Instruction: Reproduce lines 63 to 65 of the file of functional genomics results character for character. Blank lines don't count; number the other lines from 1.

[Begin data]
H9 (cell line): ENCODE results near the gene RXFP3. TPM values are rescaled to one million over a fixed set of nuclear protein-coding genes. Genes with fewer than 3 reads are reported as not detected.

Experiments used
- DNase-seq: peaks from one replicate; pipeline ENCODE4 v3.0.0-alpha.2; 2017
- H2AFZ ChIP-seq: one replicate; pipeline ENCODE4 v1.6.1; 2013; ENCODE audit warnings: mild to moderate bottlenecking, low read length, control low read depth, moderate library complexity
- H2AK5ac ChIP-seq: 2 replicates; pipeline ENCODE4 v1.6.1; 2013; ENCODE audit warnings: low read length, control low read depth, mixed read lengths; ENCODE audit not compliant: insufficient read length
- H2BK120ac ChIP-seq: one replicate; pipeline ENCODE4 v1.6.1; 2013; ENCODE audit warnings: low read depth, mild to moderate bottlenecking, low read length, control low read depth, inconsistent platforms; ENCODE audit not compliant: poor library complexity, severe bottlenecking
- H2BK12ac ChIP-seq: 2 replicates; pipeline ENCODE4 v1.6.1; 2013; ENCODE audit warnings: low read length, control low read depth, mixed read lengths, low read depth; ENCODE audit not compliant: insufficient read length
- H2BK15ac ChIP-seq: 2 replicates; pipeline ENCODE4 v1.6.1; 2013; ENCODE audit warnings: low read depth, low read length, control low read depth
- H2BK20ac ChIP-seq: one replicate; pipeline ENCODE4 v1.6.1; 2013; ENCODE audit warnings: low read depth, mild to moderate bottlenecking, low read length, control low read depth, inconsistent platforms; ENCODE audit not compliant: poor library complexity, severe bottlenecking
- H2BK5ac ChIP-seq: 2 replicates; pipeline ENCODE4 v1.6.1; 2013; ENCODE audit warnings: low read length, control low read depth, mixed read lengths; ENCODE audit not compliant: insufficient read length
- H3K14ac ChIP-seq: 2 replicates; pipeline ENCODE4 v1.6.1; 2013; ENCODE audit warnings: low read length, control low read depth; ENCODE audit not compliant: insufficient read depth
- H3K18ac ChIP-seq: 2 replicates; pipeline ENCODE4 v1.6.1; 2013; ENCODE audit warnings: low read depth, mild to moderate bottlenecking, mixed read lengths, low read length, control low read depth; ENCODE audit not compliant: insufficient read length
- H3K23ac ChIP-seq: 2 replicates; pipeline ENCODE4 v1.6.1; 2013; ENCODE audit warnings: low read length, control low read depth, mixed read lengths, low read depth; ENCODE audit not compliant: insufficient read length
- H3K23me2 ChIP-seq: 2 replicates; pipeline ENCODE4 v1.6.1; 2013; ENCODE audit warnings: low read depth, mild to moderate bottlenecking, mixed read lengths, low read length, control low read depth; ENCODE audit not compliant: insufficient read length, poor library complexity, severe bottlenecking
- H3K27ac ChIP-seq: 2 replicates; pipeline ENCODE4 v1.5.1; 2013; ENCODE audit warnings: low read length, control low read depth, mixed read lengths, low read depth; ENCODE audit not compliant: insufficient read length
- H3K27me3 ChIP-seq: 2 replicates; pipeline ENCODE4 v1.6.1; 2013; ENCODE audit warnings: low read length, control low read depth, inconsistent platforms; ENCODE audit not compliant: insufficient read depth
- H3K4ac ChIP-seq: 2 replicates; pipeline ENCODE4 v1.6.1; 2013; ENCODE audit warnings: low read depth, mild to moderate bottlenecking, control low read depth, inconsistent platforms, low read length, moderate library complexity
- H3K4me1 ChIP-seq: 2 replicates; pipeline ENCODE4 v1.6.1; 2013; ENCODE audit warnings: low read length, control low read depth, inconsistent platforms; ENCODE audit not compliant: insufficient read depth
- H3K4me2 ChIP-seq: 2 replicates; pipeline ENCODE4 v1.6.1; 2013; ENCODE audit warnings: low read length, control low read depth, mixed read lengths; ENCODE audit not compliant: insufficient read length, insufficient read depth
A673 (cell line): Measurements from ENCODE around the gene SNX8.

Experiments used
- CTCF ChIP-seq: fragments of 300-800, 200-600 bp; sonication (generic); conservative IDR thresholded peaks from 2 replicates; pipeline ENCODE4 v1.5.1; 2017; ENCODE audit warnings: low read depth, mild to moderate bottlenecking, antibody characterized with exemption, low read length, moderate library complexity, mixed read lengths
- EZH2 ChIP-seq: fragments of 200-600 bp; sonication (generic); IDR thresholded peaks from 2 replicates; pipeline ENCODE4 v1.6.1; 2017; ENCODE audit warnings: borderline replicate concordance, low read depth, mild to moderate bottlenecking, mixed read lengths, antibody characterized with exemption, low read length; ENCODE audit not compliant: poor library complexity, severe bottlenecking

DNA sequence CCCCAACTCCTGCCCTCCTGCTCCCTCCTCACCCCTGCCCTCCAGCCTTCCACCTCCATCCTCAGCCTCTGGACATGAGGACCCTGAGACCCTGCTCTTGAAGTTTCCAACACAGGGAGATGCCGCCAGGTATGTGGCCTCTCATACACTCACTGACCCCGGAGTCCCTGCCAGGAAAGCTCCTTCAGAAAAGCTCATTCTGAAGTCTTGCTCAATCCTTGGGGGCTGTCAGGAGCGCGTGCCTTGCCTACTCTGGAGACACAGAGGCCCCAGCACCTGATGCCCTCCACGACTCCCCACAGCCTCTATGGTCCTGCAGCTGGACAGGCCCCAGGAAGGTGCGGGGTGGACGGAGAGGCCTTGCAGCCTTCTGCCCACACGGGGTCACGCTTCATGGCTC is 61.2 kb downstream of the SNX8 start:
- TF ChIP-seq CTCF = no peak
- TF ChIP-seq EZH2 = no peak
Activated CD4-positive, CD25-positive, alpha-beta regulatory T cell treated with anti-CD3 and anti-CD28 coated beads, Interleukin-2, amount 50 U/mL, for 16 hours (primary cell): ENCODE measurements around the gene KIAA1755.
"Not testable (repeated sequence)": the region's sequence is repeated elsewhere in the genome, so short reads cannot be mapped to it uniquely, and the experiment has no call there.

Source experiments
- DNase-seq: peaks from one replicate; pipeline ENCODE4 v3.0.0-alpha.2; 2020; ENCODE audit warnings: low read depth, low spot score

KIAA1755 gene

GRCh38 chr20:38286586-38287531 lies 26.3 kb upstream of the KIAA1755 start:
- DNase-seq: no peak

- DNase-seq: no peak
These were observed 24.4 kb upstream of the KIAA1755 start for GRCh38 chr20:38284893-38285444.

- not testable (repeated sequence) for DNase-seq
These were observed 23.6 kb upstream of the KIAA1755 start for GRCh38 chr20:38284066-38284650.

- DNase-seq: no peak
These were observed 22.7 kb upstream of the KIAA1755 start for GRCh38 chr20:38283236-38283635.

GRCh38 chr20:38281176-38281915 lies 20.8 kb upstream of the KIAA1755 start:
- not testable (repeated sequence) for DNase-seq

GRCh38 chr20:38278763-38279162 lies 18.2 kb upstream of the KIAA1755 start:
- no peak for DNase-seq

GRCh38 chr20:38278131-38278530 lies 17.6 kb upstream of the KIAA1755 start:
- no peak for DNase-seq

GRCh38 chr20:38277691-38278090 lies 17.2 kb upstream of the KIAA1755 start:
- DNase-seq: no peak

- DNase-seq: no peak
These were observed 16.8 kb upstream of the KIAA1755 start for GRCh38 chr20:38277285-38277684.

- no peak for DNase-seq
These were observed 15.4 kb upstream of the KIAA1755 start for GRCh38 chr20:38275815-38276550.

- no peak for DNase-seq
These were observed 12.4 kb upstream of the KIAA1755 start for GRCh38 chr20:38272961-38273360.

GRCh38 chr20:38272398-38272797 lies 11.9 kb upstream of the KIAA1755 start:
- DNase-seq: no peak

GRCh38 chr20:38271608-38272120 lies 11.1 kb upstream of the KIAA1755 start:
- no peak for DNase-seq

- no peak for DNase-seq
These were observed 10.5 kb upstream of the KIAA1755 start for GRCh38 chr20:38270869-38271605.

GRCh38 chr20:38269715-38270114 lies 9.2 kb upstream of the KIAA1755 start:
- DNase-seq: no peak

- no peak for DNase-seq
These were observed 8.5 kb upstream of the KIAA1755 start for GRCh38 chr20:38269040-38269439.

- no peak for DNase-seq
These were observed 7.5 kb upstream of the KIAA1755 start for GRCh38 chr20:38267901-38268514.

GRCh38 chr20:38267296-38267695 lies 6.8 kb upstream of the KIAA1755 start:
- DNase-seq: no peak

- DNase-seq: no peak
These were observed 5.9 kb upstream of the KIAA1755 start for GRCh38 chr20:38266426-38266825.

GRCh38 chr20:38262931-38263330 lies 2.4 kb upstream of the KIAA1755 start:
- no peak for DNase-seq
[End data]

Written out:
These were observed 8.5 kb upstream of the KIAA1755 start for GRCh38 chr20:38269040-38269439.

- no peak for DNase-seq
These were observed 7.5 kb upstream of the KIAA1755 start for GRCh38 chr20:38267901-38268514.